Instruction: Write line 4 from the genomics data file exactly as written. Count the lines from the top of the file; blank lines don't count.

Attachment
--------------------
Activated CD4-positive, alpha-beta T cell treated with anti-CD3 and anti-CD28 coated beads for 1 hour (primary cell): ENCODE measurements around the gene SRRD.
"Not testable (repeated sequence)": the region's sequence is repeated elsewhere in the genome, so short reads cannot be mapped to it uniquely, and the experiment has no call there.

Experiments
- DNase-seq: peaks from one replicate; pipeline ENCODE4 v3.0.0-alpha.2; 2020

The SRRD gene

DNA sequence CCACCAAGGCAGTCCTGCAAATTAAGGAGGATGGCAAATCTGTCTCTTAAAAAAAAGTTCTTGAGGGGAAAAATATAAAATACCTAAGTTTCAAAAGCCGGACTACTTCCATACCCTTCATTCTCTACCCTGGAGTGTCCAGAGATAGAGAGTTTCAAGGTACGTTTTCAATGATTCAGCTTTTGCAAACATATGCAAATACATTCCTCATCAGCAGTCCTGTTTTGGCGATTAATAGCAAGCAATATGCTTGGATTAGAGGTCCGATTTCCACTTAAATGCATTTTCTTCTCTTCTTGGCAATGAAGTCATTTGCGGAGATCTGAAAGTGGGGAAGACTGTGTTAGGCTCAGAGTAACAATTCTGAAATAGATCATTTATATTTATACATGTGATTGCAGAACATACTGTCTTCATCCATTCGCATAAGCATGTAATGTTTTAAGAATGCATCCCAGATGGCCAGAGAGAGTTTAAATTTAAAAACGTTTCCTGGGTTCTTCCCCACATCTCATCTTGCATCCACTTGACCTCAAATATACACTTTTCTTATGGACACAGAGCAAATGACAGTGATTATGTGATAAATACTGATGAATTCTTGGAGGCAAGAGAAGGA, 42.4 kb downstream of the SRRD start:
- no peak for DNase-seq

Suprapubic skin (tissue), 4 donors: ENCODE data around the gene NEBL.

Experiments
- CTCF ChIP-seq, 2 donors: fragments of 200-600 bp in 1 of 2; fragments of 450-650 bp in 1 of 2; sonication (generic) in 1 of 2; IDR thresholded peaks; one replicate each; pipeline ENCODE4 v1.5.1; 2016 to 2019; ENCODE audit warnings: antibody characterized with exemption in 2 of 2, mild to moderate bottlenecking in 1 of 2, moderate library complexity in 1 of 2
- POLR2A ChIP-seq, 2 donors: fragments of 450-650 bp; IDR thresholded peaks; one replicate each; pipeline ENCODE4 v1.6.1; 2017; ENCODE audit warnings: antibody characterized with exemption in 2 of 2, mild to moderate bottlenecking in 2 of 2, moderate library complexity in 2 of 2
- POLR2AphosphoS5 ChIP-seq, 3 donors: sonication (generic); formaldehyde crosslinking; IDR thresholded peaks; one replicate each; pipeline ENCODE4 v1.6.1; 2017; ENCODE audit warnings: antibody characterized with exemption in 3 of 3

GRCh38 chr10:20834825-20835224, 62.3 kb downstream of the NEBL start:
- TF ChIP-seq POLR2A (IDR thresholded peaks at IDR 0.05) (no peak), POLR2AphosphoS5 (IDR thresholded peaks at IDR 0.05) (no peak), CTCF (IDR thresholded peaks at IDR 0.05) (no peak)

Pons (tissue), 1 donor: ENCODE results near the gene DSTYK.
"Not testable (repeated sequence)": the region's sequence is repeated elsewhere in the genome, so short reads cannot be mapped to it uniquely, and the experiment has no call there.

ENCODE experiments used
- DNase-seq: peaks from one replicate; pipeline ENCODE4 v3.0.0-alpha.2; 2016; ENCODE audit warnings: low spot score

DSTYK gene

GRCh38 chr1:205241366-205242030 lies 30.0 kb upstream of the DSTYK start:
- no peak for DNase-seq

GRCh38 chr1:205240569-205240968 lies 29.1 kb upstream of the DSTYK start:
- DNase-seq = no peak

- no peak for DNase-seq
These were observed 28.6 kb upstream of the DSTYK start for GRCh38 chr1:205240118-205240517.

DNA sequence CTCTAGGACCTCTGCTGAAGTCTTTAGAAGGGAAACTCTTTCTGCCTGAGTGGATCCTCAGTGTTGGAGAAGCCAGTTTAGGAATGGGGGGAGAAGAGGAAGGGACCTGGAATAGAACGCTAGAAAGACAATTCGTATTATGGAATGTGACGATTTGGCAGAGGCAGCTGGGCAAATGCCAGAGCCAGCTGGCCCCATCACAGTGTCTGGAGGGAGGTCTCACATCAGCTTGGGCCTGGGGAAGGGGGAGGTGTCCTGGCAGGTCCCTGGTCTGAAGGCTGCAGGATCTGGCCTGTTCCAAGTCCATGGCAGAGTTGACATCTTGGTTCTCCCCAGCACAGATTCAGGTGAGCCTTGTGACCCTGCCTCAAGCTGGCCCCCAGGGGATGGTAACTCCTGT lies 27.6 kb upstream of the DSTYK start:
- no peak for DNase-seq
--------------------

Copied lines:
- DNase-seq: peaks from one replicate; pipeline ENCODE4 v3.0.0-alpha.2; 2020